For the fifth time in six weeks, domestic stock indexes ended last week in positive territory. Over the week, we received a series of economic updates that gave a mostly positive view of the economy's progression, including the following data for February:
- The Producer Price Index beat expectations and rose 0.3%.
- The Consumer Price Index beat expectations and rose 0.1%.
- Retail Sales met expectations and rose 0.1%.
- Housing Starts beat expectations to reach 1.29 million - including the highest measure for single-family home construction since 2007.
In addition, the most recent data indicated that fewer people filed for unemployment benefits the week of March 11. We have now experienced 106 straight weeks of unemployment claims staying below 300,000 people, which is a healthy labor market indicator.
Given this information - and the wealth of economic data released recently - the markets expected the Federal Reserve's March 15 decision to raise benchmark interest rates. Last week's 0.25% increase is only the third jump since the Great Recession, but the pace of hikes is quickening. The Fed has now raised rates in December 2015, December 2016, and March 2017 and expects at least two more increases this year.
Like with all economic data, understanding the context is critical. While interest rates are on the rise, they are still low.
How will rising rates affect your financial life?
When the Fed raises rates, they are demonstrating a belief in the economy's strength. As with all changes to monetary policy, the outcomes can be complex and interconnected. While no one can predict the future, here are a few places where interest rates may affect your finances:
Stocks rose following the Fed's announcement, with the S&P 500 gaining 0.84% on Wednesday. A strong economy is good for stocks; but anticipating exactly what lies ahead is impossible because so many outside forces impact equities. Right now, however, the markets are performing well and responding positively to increasing rates.
Generally speaking, as interest rates rise, bond yields go up and their prices go down - with long-term bonds suffering the most. However, those are not hard-and-fast rules for how to move forward. Your specific needs and strategies will determine the best way to move forward with bonds in a rising interest rate environment.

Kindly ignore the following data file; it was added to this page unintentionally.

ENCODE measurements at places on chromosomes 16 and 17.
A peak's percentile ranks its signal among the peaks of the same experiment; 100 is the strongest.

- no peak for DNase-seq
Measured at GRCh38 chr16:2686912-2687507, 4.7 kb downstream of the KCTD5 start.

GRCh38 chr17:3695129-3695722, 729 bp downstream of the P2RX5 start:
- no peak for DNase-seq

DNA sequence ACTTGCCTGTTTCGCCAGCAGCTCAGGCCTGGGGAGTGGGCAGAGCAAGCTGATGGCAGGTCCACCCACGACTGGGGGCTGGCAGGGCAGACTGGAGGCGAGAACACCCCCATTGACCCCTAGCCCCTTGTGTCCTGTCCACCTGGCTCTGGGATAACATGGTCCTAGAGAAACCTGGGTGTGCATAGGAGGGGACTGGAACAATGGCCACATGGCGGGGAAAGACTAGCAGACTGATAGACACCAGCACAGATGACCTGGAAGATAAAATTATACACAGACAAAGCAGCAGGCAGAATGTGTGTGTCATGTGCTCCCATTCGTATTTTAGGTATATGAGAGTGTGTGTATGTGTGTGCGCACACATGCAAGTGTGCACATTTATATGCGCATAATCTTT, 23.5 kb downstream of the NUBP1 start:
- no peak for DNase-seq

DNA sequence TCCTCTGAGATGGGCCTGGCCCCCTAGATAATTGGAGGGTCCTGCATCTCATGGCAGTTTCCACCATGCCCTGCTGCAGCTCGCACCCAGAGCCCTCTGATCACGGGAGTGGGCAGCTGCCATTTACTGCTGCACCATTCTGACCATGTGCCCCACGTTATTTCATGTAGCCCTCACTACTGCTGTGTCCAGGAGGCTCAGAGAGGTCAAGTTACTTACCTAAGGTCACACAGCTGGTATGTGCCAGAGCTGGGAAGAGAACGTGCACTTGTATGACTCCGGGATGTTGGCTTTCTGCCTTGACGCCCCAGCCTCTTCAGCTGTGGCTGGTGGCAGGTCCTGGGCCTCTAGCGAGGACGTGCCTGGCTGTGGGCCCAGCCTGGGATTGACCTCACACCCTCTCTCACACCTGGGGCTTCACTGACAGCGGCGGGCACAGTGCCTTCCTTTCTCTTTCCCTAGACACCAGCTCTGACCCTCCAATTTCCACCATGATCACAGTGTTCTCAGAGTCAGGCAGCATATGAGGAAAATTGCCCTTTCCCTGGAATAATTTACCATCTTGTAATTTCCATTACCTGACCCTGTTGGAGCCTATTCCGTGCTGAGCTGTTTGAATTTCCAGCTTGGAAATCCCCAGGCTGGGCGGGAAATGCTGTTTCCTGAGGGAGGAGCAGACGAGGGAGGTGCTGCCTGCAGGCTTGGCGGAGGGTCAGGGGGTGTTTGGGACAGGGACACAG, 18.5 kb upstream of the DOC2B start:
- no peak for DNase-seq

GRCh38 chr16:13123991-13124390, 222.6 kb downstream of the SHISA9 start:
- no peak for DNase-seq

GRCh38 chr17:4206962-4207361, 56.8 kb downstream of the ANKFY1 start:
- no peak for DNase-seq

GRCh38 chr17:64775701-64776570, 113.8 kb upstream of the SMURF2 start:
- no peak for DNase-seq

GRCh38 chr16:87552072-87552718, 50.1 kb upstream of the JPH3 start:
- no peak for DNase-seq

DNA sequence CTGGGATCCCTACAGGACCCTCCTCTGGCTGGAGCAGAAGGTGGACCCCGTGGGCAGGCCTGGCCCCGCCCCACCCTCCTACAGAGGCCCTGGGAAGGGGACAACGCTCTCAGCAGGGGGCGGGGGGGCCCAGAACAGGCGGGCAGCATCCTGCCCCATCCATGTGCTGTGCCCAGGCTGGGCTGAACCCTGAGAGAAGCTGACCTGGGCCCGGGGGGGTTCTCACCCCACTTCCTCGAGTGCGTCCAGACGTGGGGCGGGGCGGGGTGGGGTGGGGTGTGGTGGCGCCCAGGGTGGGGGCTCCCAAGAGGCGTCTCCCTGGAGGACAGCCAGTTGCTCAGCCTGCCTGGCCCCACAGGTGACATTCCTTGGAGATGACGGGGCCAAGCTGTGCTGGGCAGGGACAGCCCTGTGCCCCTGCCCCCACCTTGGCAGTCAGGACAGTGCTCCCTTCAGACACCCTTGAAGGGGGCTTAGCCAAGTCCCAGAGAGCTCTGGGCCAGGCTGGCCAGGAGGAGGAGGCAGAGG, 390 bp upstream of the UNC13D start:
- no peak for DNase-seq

- Revolving Debt
If you have revolving debt - credit cards, home equity line of credit, etc. - and your interest rates are variable, you will likely see a difference in your payments very soon. In fact, a 0.25% increase like we experienced last week may cost consumers an additional $1.6 billion in credit-card finance charges in 2017 alone.
When revolving debt interest rates go up, banks may quickly adjust the interest rates they charge, but they often wait to increase the interest rates they pay. Right now, the average savings account pays 0.11% interest, but some institutions offer rates up to 1.25%. Finding opportunities to capture a larger return on your cash is possible.
If you have questions about why the Fed is raising rates and how their choices may affect your life, we are always here to talk. Our goal is to give you the insight you need to feel informed and in control of your financial future.
Quote of the Week
"Chance is a word void of sense; nothing can exist without cause."
Golf Tip of the Week
Move Your Hips for a More Powerful Swing
A powerful swing can make the difference between hitting under or above par. When moving from backswing to downswing, golfers often lose their power. Here's a quick reminder on how to keep strength in your swing and maximize your game.
Don't: When swinging, take care to not unwind your upper body too quickly from the top. When this happens, you will overuse your arms and shoulders and slow down your clubhead.
Do: Engage your hips more on the downswing. This move will add speed and help you hit an additional 15 to 20 yards.
To add more power to your swing:
- Hold your original address posture throughout your backswing.
- Turn your shoulders to the top as far as you're able.
- Begin your downswing by turning your hips hard to the left (if you're a righty) as your back faces the target.
By leading with your hips - and separating your upper and lower body - you will naturally follow through with your shoulders, chest, arms, hands, and clubhead. If the shaft appears to bisect your right forearm when the club is parallel, you'll know your downswing is positioning the clubhead to approach the correct inside path.
Financial Question of the Week
Why do I need an estate plan?
The biggest reason to have an estate plan is to make sure that your personal values about both medical and financial matters are honored in the event that death or incapacity prevents you from acting for yourself. In addition, tax minimization is a further and very important goal of estate planning for persons with taxable estates. To create an estate plan for yourself or update an existing plan, you will most likely need the services of an estate planning attorney.
When you consult with an estate planning attorney, the attorney considers how you want assets distributed to heirs, what taxes your estate might be liable for and whether there are tax-minimization strategies that would be appropriate and appealing; what your preferences and values are with respect to the management of medical and financial affairs in the event of incapacity; and any complicating family issues. To deal with these issues, we often work with you and your attorney to help provide full and accurate information about you.
When an estate plan is formulated, be sure you understand what the attorney is saying. Estate planning ideas can be elusive, but strive for a working knowledge of the material presented for your consideration.
Please contact my office if you or someone you know would like help getting the estate planning process underway.